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Pattern of Cardiac Diseases and Co-Existing Morbidities Among Newly Registered Cardiac Patients in an Adult Cardiac Referral Clinic of Hawassa University Comprehensive Specialized Hospital, Southern-Ethiopia

Authors Tesfaye S, Shifeta M, Hirigo AT

Received 7 June 2020

Accepted for publication 23 August 2020

Published 23 September 2020 Volume 2020:16 Pages 379—387


Checked for plagiarism Yes

Review by Single anonymous peer review

Peer reviewer comments 3

Editor who approved publication: Professor Magnus Bäck

Sisay Tesfaye,1 Mekdes Shifeta,2 Agete Tadewos Hirigo3

1Hawassa University, College of Medicine and Health Science, Faculty of Medicine, Department of Internal Medicine, Hawassa, Ethiopia; 2Hawassa University, College of Medicine and Health Science, Faculty of Medicine, Department of Paediatrics, Hawassa, Ethiopia; 3Hawassa University, College of Medicine and Health Science, Faculty of Medicine, School of Medical Laboratory Sciences, Hawassa, Ethiopia

Correspondence: Sisay Tesfaye
Hawassa University, College of Medicine and Health Science, Faculty of Medicine, Department of Internal Medicine, P.O. Box 1560, Hawassa, Ethiopia
Tel +251-913-938640
Email [email protected]

Background: Currently, cardiovascular diseases (CVDs) are rising in the world and require great concern because the consequences are not only morbidity and mortality, but also a high economic burden. However, the pattern of CVDs in Ethiopia is not well known. Therefore, this study aimed to describe CVD and co-existing morbidities among newly registered cardiac patients in Hawassa University Comprehensive Specialized Hospital.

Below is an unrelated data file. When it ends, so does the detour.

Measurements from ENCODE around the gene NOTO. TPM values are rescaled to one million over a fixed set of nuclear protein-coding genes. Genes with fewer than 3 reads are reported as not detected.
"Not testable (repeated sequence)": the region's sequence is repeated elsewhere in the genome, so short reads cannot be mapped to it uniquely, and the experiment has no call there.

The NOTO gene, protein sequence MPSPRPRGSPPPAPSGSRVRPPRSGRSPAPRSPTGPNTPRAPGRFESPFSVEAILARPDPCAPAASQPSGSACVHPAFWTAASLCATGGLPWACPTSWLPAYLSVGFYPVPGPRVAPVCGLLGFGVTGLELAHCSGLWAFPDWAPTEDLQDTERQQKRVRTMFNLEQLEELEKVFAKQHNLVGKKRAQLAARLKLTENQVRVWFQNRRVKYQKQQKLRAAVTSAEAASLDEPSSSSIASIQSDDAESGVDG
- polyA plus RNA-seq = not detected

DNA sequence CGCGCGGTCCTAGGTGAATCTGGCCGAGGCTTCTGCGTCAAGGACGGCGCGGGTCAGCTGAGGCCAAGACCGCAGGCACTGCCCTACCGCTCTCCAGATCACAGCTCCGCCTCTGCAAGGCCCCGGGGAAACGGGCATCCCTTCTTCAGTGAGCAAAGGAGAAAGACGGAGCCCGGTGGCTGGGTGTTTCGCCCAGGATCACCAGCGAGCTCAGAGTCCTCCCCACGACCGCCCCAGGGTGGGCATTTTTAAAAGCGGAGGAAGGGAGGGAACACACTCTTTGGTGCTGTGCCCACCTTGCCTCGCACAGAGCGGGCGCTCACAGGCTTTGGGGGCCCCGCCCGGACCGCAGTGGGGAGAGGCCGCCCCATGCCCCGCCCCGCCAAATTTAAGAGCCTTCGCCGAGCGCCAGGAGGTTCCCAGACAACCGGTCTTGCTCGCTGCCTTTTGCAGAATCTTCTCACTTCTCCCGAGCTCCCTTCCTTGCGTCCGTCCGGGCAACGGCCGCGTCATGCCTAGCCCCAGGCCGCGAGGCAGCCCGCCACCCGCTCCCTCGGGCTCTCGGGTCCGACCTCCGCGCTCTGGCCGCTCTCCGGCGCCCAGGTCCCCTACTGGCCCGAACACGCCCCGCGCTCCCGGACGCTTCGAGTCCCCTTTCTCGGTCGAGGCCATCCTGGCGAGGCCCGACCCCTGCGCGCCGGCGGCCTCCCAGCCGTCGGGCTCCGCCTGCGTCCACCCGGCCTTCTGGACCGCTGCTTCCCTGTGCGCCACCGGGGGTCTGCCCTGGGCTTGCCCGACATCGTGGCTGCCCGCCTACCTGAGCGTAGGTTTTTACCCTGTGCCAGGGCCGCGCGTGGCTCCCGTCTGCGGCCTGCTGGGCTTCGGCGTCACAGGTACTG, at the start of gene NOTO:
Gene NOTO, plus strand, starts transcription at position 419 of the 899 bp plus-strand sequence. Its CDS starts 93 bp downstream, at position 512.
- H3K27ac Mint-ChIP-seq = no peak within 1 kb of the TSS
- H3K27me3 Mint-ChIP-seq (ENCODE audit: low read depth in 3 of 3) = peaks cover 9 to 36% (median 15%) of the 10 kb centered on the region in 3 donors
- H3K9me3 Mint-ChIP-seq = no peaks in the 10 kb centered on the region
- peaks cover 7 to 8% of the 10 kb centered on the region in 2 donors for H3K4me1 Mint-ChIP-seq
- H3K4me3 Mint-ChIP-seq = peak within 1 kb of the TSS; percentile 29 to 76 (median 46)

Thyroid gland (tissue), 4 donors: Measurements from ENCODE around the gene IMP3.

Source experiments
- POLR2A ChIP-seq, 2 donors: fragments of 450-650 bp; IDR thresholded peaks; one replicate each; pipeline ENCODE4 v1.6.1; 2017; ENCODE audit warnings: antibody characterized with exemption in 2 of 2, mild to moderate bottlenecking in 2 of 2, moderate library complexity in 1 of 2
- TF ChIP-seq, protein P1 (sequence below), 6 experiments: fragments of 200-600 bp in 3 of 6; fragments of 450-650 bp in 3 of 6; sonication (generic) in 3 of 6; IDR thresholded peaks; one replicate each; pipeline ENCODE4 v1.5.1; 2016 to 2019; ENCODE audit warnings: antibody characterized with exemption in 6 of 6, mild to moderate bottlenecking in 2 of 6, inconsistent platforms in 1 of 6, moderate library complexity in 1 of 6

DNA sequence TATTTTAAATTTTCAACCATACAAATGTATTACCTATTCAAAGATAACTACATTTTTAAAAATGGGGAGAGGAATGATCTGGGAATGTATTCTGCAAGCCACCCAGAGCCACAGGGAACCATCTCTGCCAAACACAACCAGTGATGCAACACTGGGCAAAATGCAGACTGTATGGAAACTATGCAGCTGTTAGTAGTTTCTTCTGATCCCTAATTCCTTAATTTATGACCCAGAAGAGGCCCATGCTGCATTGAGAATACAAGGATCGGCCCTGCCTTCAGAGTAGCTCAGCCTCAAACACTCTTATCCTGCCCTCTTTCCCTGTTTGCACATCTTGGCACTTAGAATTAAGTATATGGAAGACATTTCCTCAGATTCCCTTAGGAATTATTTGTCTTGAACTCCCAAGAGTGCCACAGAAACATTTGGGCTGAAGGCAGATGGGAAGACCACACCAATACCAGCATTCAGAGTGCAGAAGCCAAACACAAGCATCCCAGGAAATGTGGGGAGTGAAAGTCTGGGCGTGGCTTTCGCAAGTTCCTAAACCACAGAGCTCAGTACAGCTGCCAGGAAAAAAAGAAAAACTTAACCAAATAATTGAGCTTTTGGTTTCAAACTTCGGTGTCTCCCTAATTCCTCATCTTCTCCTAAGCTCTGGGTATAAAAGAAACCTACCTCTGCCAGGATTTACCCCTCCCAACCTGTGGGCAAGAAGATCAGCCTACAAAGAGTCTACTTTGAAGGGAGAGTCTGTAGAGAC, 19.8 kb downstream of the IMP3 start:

Methods: A retrospective cross-sectional study was conducted from January 1 to December 31, 2016 among newly registered cardiac patients in an adult cardiac referral clinic. Records and cardiac referral clinic logbooks were used to collect relevant information using structured checklists.
Results: Of the total 310 records of cardiac patients, 236 were explored and included in the study, while the records of 74 patients were absent in the cards room when tracing and/or incomplete to assess cardiac pattern. Rheumatic heart disease (RHD) was the leading cardiac problem and diagnosed in 70 (29.7%) cases followed by non-ischemic cardiomyopathy (55, 23.3%), ischemic heart disease (41, 17.4%), hypertensive heart disease (29, 12.3%), and cor pulmonale (14, 5.9%). The mean age of RHD patients was 28.7 (± 13.1) years. Eighty-two (35%) females and 23 (19.8%) males had RHD, while 69 (29.2%) females and 23 (19.8%) males had non-ischemic cardiomyopathy. The overall rate of mitral stenosis, mitral regurgitation, and aortic regurgitation among patients with RHD were 39 (55.7%), 48 (68.6%), and 26 (37.1%), respectively. Moreover, the overall coexisted morbidity was 81 (34.3%), with a high rate of hypertension alone at 44 (18.6%) followed by hypertension with diabetes at 11 (4.7%).
Conclusion: This study indicated that more than one-third of cardiac patients had at least one of the co-existing morbidities like hypertension, diabetes mellitus, asthma and other diseases. Therefore, careful diagnosis and management of cardiac patients plays an important role to minimize comorbidity-linked complications. Moreover, population-based studies are recommended for better representing and generalization.

Keywords: cardiac diseases, comorbidity, pattern, referral clinic, Hawassa

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